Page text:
Essential for Kabuki viewing! Easy-to-understand explanation of the types and shapes of kumadori for beginners


Motenas Representative
Motenas Representative

Kumadori is the makeup applied to the face by Kabuki actors.
Did you know that the lines have different colors and shapes depending on the role they play?

What is the role of shading? What is the meaning of the undercoat? These questions are carefully explained.

If you know the role of kumadori, you can enjoy Kabuki more deeply. We hope you enjoy Kabuki by referring to this article!

What is kumadori in Kabuki?

Kumadori plays the role of expressing the character and status of the actor, giving a strong impression. It is a makeup technique in which lines are drawn on the base color of the makeup with a brush and blurred to one side with a finger.

Kuma means the border between light and shade, and is an exaggerated representation of blood vessels and muscles. It is said to have originated with Ichikawa Danjuro I, who introduced it to perform kabuki, and the color of the kuma has its own meaning.
Thus, kumatori play an important role in expressing roles, etc.

What is Kabuki makeup?

Makeup in kabuki is meant to indicate the character’s role, and the audience understands the role and status of the characters from their makeup.

For example, a white background color represents a good or noble person, a brownish skin tone represents a townsman or an evil person, and red represents a servant or retainer of an evil person.
After applying these base colors, the eyebrows, eyes, and mouth are drawn on using red, black, blue, and other colors as they enter their roles. Applying makeup in this way is called “doing the face.

Types of Kabuki shading

Kabuki kumadori differ in the roles they represent according to color, but there are also many other types of shapes and compositions.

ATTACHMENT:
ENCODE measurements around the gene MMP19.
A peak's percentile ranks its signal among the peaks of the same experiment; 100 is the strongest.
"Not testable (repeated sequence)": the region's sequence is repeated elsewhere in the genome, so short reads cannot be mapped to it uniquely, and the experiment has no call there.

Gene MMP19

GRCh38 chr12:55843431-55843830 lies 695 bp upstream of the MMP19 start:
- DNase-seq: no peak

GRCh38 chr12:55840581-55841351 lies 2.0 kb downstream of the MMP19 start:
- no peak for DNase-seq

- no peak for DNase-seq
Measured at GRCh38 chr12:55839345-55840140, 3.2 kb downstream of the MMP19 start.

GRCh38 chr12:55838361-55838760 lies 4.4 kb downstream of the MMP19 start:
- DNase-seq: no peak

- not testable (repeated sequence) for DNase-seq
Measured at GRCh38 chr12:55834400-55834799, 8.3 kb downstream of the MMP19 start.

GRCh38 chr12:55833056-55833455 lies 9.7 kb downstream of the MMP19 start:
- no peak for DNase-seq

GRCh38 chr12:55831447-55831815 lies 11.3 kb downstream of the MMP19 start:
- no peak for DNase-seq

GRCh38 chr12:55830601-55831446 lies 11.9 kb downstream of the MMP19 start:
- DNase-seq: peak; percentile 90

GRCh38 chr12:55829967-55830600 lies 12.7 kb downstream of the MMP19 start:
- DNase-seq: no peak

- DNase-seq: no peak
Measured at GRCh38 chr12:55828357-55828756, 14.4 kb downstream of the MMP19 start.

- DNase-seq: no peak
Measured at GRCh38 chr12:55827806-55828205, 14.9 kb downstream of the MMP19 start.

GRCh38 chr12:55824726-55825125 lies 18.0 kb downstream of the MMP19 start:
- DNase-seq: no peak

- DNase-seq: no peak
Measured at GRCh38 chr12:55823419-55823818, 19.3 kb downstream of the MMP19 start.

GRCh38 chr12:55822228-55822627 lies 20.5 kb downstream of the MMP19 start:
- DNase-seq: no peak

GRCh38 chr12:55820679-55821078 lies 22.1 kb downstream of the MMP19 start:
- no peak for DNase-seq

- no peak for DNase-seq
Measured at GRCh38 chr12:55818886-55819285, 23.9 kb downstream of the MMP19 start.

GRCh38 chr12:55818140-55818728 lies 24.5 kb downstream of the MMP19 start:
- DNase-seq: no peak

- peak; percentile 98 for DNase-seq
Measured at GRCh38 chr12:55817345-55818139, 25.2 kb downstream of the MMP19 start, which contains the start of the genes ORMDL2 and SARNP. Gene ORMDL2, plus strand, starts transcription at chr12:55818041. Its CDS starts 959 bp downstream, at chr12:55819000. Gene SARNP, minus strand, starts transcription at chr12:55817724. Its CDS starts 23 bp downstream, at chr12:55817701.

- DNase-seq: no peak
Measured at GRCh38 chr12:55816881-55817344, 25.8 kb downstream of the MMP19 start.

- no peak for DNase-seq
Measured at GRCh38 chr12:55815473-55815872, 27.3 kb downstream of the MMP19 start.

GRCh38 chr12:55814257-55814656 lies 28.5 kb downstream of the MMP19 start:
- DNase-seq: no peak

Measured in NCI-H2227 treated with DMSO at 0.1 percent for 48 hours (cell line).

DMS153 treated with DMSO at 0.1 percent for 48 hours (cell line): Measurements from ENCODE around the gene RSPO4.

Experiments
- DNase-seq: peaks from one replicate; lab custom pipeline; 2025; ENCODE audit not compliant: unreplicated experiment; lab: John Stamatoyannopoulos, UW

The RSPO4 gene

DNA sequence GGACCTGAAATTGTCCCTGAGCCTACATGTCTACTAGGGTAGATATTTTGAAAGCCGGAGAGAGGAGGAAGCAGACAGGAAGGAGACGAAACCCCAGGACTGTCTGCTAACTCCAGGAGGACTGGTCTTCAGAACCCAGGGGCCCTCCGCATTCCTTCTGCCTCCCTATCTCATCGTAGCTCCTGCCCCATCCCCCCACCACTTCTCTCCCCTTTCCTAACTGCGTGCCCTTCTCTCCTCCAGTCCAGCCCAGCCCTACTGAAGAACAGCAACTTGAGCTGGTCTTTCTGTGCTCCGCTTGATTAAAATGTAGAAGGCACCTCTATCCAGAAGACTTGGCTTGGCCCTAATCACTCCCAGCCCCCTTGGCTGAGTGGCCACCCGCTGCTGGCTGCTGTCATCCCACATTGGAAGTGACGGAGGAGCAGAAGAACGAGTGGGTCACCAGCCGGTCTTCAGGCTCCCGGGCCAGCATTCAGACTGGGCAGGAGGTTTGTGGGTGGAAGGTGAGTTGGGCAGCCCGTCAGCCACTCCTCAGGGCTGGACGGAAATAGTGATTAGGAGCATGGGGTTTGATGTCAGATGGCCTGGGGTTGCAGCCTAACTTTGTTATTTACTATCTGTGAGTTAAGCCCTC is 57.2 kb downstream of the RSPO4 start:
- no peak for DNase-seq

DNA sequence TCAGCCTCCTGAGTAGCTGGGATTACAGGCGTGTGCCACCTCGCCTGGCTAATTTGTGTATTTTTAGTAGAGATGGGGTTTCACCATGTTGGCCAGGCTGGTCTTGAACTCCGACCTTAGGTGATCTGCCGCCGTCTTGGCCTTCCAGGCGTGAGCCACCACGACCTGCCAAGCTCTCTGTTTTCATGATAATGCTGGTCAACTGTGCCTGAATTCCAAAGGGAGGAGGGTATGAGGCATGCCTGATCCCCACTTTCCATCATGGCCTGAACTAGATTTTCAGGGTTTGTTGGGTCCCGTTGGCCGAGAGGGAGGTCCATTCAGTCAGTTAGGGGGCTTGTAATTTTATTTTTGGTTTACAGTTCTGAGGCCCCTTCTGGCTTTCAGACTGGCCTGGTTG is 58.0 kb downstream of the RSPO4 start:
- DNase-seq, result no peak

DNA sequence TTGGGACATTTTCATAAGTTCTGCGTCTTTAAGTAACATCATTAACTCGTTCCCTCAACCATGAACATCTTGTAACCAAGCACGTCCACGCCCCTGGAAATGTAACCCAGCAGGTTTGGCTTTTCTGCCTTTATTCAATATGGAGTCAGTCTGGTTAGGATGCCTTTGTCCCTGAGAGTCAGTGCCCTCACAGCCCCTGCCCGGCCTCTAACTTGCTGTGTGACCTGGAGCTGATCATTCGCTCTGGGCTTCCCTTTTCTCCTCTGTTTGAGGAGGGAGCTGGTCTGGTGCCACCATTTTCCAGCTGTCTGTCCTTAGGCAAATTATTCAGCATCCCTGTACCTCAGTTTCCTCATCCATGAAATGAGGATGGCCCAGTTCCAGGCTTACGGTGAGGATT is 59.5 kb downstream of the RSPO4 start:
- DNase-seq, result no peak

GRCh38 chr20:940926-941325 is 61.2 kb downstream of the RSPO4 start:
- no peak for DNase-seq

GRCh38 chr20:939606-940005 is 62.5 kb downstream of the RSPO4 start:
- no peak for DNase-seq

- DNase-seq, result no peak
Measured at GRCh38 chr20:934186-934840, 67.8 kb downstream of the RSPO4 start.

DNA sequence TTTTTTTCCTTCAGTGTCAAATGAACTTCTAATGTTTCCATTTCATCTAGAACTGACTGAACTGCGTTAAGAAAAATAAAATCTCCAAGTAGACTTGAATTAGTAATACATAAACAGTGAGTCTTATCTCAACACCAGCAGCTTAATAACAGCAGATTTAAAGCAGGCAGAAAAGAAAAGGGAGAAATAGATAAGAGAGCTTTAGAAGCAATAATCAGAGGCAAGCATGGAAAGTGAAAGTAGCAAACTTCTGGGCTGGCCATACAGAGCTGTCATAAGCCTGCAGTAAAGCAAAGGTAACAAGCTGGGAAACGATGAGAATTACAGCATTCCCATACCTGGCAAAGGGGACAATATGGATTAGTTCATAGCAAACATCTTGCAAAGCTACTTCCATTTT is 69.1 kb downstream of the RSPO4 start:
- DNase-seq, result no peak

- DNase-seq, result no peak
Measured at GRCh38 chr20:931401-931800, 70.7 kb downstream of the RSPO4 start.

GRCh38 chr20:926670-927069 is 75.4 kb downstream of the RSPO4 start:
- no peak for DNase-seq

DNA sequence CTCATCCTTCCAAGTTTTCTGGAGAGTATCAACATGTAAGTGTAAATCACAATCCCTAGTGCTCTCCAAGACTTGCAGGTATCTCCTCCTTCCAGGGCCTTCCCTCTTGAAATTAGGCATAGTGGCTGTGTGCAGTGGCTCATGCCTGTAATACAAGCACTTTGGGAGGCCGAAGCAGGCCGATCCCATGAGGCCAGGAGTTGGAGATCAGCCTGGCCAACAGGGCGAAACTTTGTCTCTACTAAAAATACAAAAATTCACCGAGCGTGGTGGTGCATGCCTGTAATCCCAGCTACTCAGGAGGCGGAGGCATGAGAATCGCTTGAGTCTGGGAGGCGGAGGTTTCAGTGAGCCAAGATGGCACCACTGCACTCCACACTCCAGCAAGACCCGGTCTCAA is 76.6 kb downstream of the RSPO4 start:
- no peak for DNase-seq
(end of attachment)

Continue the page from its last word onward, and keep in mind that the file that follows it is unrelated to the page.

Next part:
Each of the 10 types of kumadori will now be explained.

borderless neighborhood

Mukimikuma is a red kuma (red kumadori) used for roles that are youthful and full of a sense of justice. The name “Mukimikuma” comes from its simple shape, which resembles the body of a peeled shellfish.

The base color is white, and red is applied vertically from the inner and outer corners of the eyes to the eyebrows. This type of kumadori is often seen in roles such as Soga Goro and Sukeroku, where the actor plays a young man who is full of vigor and enthusiasm.


Benikuma (red kuma-dori) is used for the role of a reliable and powerful person, but mischievous and rambunctious.

The name comes from the single vertical line of shading, and the double chin is also indicated by the shading under the chin, a technique devised by Danjuro Ichikawa II to depict mischievous roles such as Watouchi in “Kokusenya Kassen.

two nooks

Nibon-kuma is a kumadori used in the role of a calm and dignified adult. The name “Nibon-kuma” comes from the way the two kuma are raised in the air.
The chin is bearded in blue, and ink is applied to the corners of the eyes and inside the lips.

While Mukimikuma is used for young roles, Nibon-kuma is a type of kumadori that is often used for adult roles.

a conjecture

Suji-kuma is a type of kumadori form used in the role of a brave man full of anger and superhuman strength. It gets its name from the multiple red stripes that leap up from the corners.
Put a triangle of rouge on the chin and ink to the corners of the mouth.

The aragoto, or “rough work,” expresses superhuman strength through the use of costumes and props, and one type of kumadori is musui-kuma. Muscle shading is a type of kumadori that expresses strength even in kabuki.

Keikiyo no Kuma

Kagekiyo no kuma is a corner used for the role of a brave man of valor who is captured and confined by the enemy, leaving him pale and emaciated. The name “kagekiyo no kuma” comes from the fact that it was often used in the role of “Kagekiyo.

The upper half of the face has the same shape as the muscular kuma mentioned earlier, but the lower half is taken up with indigo, so it is also called “hanguuma” (半隈).

The indigo color is used to depict how the people were locked up in prison for a long time and lost weight without eating anything.

public house

The kugerea is an aizuma used for the role of an evil person of high status who plots to overthrow the state, giving a cold, eerie impression.

The use of aikuma (indigo shading) gives the impression of an unusual mysteriousness, and is used in the role of a “kugeaku,” an evil official who seeks the throne of the emperor.

The eyebrows are highlighted and the forehead is inked with a round shape called kuraiboshi.